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The Power of the Big Picture
Dec 27, 2006 5:00 PM
How the National Children's Study Is Playing Out in Utah
Politics may delete "national" from the title and divert millions of dollars from the National Children's Study (NCS). But the research, like its focus--the health and development of the next generation of children--will go on. That much is clear to Edward B. Clark, M.D.
"We know we have an epidemic of obesity and diabetes. We have another epidemic of asthma," Clark told National Public Radio's All Things Considered last February. "We have an epidemic of autism, and all of these really point to the fact that the current generation of children is the first in hundreds of years to be less healthy than their parents.
"I'm not only surprised, I'm baffled," said Clark, chair of the Department of Pediatrics at the University of Utah School of Medicine and medical director of Primary Children's Medical Center, "why a study that has such broad support throughout the nation should be targeted for closure."
That's what happened when the White House sent its proposed budget for fiscal year 2007 to Congress early last spring--less than four months after the National Institutes of Health (NIH) had announced with much fanfare the selection of six "Vanguard" centers to pilot the first phases of the study, including the U of U, Primary Children's Medical Center, and Salt Lake County. The designation carried with it a $16 million contract from the National Institute of Child Health & Human Development, NIH, and other federal partners. Already, the U team is gearing up to begin enrolling study participants in January 2008.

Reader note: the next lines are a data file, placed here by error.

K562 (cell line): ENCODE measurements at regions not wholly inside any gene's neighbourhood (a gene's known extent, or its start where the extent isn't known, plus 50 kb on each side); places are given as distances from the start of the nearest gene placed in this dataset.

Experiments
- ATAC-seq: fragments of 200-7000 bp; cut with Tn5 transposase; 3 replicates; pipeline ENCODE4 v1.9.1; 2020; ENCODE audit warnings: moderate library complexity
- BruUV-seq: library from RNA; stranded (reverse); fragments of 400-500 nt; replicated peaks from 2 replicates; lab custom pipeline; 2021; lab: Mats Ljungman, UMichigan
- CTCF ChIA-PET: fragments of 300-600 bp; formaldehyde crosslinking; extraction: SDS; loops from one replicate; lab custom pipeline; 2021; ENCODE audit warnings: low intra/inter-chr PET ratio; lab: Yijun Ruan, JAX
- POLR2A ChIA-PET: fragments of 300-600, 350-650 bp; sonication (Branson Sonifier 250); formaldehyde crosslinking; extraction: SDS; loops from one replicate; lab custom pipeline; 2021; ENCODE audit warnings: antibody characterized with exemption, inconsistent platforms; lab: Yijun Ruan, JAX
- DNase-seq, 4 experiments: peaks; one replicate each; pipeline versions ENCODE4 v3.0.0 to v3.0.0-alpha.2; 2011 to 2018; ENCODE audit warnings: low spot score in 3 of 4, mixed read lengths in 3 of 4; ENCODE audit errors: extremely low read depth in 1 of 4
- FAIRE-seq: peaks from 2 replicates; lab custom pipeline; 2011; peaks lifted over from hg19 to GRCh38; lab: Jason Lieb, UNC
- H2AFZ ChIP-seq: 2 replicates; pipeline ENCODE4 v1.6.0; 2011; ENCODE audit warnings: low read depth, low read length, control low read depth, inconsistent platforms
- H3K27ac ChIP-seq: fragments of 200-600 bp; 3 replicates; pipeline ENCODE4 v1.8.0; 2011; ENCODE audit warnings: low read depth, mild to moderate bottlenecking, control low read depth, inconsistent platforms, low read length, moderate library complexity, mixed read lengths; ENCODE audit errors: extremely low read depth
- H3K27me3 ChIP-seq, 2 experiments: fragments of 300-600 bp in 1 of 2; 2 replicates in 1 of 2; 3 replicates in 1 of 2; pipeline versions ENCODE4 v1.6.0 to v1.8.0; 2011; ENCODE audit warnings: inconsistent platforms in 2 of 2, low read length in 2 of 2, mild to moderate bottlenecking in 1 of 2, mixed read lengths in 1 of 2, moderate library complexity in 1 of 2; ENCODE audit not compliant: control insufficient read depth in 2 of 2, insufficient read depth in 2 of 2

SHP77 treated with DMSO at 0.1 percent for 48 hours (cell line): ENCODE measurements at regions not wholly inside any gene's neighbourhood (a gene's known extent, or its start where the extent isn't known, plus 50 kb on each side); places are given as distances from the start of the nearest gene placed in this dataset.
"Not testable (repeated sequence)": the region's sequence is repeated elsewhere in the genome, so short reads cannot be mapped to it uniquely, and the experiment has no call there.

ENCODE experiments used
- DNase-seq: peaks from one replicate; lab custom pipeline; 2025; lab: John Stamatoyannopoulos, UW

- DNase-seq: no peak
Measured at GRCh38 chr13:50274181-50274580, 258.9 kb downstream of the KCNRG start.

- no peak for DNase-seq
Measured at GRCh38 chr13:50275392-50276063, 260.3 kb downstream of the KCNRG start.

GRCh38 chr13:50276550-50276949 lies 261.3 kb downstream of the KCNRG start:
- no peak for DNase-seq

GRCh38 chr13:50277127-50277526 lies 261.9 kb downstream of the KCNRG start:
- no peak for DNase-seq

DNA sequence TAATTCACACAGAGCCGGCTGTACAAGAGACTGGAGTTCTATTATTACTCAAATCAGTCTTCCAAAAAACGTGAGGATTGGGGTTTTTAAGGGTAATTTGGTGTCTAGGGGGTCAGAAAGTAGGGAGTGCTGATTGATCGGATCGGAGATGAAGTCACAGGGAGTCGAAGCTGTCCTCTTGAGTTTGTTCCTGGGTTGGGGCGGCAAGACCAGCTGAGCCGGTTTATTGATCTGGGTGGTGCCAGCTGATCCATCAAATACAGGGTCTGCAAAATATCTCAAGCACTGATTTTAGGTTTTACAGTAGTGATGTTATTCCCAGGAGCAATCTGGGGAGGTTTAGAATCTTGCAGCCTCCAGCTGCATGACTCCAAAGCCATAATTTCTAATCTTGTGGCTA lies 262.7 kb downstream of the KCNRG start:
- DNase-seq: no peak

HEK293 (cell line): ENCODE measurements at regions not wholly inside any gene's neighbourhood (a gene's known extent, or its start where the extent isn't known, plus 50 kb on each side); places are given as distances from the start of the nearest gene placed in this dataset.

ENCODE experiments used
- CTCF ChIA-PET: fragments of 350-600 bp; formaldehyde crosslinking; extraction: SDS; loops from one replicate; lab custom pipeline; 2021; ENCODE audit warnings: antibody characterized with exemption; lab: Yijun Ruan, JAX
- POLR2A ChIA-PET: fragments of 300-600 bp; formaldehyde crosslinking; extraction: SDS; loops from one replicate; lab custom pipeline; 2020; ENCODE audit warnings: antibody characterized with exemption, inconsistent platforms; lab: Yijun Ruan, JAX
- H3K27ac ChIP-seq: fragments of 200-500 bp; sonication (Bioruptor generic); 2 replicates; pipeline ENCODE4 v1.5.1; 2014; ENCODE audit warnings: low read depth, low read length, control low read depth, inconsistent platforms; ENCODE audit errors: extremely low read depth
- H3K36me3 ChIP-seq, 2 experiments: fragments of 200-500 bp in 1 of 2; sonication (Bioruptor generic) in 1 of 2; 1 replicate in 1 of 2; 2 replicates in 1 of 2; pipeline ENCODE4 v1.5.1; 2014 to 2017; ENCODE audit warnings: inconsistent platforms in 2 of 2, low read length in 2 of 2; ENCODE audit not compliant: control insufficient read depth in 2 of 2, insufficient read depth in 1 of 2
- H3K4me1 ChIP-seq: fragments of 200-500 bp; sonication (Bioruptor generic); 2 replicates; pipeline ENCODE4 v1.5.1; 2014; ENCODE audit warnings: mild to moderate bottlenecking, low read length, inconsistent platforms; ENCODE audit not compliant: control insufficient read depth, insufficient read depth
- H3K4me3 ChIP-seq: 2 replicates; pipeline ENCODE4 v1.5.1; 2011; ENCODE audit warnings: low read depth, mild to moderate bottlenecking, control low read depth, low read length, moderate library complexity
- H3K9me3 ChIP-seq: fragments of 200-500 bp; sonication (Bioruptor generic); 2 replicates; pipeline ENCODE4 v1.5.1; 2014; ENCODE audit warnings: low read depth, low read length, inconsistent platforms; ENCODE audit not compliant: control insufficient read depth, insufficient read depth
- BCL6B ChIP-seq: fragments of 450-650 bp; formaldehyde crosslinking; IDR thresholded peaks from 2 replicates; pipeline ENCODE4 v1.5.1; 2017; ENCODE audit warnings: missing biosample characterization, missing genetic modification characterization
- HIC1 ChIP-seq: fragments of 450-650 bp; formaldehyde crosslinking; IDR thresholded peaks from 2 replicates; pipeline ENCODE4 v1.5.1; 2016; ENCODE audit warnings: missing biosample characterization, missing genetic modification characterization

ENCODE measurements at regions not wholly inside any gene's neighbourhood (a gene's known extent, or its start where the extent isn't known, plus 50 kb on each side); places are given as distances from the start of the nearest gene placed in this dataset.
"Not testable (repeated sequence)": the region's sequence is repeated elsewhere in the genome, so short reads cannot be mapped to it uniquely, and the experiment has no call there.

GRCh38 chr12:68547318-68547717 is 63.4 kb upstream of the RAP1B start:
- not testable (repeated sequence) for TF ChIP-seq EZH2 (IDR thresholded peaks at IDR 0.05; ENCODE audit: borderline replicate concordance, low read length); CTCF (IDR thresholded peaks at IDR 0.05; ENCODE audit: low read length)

Like his colleagues across the country, Clark was caught off guard by the budget news. But within hours, Utah's principal investigator had retrenched and strategized contingency plans to continue what he considers critical research. "We're moving full speed ahead. This is political hardball," he told his core NCS team of 15 gathered in what they presciently had dubbed "the War Room" in the U pediatrics department. Taped on the wall behind them was the 16-foot-long timeline for Utah. "No matter what happens, we're committed to carrying out an extensive study in our region."
Not because Clark and his team, who represent seven departments in the School of Medicine, in addition to others in four colleges and 10 departments across the U campus, had worked since 2000 to dream and brainstorm, analyze, write, and rewrite the 1,500-page proposal that earned them the prestigious selection as a Vanguard site. Rather, the NCS, in whatever form it takes, has a unique power: it will change lives. It already has in Utah.
Whether they're newly recruited from New York or longtime U of U faculty, individuals on Utah's Vanguard team reflect how this historic study is powered not only by professional expertise, but by what they're each most passionate about.
Read the complete article at Health Sciences Report.
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